(BadWolf reviews the remarkable collaborative effort by two St. Louis bands: The Lion’s Daughter and Indian Blanket.)
I’ve had to re-write this review around three times to really sum up my feelings about A Black Sea, the collaborative album from St. Louis sludge metal band The Lion’s Daughter and Indian Blanket, a folk outfit from the same city. Although I haven’t had much time to listen to the album, I feel quite strongly that it is one of the finest extreme metal albums released in 2013.
I first heard of this project right here, when Islander posted a stream of “Wolves,” the first cut from this album. That song’s mix of metal and folk brought up more than a few touchstone sounds—Agalloch and Neurosis, most obviously, and Opeth and Cobalt to a lesser degree. It made a good enough first impression to put A Black Sea near the top of my priority list.
Consider expectations met. A Black Sea is the sort of album that one can listen to from front-to-back and then re-start. Both Indian Blanket and The Lion’s Daughter carry a versatile array of styles, and employ every one of them on this album. As a result, even though the overriding mood stays bleak, the album winds from churning sludge to delicate acoustic passages—it feels every bit like a journey across the titular sea, or into the foreboding, prehistoric forest depicted on the cover.
Instrumentally, the record throws a lot at the listener, all at once, and it takes more than a few listens to parse out all the different textures at work. Whereas many folk-metal outfits will cut their songs into ‘metal bits’ and ‘folk bits,’ the lines never becomes too opaque here—even the heaviest riffing comes with some sort of stringed instrument accompaniment (courtesy of the talented Gina Eygenhuysen), at times almost ringing true of Emperor. Likewise, the folk bits frequently play over a pedal-tone or feedback texture.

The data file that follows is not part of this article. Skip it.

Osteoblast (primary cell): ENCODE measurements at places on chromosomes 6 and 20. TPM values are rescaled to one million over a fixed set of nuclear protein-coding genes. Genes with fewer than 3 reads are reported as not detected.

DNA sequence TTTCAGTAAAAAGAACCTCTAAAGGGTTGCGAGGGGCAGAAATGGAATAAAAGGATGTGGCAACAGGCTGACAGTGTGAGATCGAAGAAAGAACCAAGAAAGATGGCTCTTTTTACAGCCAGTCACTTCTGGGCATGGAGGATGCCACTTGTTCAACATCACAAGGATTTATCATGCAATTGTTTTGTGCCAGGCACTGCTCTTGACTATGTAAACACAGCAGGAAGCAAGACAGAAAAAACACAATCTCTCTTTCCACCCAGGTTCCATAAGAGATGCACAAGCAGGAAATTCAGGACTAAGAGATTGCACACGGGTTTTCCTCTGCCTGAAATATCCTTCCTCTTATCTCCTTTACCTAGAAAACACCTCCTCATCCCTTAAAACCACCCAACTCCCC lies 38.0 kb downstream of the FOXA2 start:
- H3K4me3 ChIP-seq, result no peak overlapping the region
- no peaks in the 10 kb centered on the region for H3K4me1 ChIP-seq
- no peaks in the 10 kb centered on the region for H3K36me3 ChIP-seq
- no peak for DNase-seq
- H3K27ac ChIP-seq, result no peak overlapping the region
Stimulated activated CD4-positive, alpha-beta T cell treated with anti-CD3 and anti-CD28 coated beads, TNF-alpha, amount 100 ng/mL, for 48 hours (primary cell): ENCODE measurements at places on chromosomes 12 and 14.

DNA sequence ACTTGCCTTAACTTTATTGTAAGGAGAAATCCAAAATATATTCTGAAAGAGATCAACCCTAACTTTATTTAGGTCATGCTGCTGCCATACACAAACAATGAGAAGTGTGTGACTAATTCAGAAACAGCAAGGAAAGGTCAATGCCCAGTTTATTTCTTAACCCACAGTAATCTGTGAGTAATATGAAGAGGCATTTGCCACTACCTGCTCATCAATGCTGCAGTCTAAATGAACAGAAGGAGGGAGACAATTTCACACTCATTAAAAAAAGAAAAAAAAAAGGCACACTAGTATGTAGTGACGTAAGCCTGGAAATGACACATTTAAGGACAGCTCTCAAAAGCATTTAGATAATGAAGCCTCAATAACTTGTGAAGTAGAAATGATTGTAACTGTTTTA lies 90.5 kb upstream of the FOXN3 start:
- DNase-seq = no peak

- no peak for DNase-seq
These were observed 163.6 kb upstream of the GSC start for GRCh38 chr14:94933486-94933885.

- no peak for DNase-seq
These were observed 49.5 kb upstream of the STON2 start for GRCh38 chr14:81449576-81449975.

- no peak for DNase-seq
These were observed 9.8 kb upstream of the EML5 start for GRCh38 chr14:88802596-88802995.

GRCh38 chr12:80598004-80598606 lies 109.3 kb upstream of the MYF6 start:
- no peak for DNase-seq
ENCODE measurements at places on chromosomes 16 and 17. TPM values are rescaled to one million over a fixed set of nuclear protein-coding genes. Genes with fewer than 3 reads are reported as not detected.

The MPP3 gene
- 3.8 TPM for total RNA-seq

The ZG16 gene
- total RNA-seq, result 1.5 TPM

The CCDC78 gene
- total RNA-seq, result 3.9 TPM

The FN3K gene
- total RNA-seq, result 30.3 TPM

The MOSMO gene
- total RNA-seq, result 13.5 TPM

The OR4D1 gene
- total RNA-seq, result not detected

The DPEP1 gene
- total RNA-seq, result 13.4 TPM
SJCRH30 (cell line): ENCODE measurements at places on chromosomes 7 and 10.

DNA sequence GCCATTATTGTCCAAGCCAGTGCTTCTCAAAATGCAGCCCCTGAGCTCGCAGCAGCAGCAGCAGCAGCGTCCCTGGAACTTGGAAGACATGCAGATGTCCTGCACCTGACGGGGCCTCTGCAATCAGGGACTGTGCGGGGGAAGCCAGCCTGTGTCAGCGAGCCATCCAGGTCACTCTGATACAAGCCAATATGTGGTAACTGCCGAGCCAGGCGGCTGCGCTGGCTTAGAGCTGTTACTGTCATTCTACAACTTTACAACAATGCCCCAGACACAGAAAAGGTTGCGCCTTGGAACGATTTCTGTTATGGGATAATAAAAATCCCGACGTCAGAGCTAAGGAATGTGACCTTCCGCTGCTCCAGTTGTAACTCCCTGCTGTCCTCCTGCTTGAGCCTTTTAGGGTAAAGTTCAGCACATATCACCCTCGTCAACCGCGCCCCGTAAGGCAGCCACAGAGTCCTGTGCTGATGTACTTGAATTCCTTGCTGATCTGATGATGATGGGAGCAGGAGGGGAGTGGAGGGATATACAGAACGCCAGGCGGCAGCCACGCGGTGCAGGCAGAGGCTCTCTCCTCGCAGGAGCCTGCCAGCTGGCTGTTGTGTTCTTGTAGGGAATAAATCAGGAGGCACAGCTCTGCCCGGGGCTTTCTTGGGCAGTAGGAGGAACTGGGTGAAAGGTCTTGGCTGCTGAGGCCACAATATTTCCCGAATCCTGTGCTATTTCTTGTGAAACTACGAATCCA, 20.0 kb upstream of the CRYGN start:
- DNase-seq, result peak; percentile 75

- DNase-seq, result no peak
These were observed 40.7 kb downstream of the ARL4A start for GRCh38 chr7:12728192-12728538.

Some special attention needs to be paid, first to The Lion’s Daughter. Calling them a sludge metal band is itself a disservice—these musicians are proficient at several styles of metal guitar. At times they beat Neurosis at that venerable band’s own game, and at times their riffs reek of mid-period Black Sabbath. The song “Swann” more or less becomes a showcase of their sub-genre quick-change act, morphing from a Meshuggah-like polyrhythm pulse into something more akin to Cascadian black metal. If those words don’t mean anything to you, dear reader, expect organic pushes-and-pulls in tempo, and shifting moods from aggression to meditation and back.
As for Indian Blanket, the folk-centric tracks “A Song for the Devil” and “That Place” focus on wounded clean vocals by Joe Andert. His cleans don’t soar so much as hover, like buzzards circling a lone traveler dying of thirst, praying alternately for more life and the swift release of death with each breath. Andert’s compositions, unlike say the folk-centric tracks by Panopticon on last year’s Kentucky, are all originals. That the album ends with him, virtually alone, illustrates just how instrumental he was to the creation of this record.
But the finest cut here may be the instrumental “Timeless Waters,” where the metal and folk instrumentation work in perfect unison, building from aimless wandering into a crushing whirlwind of isolated doom. Together, these bands know how to set a scene and take their time filling it with melodies and textures.
The union of Americana and folk metal has yielded some of the finest fruit in the past few years. I speak of records like Agalloch’s Marrow of the Spirit, the aforementioned Kentucky, and Cobalt’s magnificent Gin. Earlier, Islander meditated on what albums we, as metalheads, might consider—for lack of finer terminology—works of art, and the albums I just mentioned fall into that category for me. My assessment may be premature, considering how little time I’ve had to digest it, but so far A Black Sea absolutely stands with such esteemed company, for me. This is one hell of an album, and one that may be sadly slept on my the metal press at large. Give these fine gentlemen and women your attention—these young masters deserve it. I hope they continue to collaborate, and I can’t wait to hear what they cook up next.
A Black Sea is available from Good Die Young Music on vinyl or as a digital download which includes a bonus track (“Moonshiner”). The LP comes with a download code, too. The album is also on iTunes and Amazon mp3.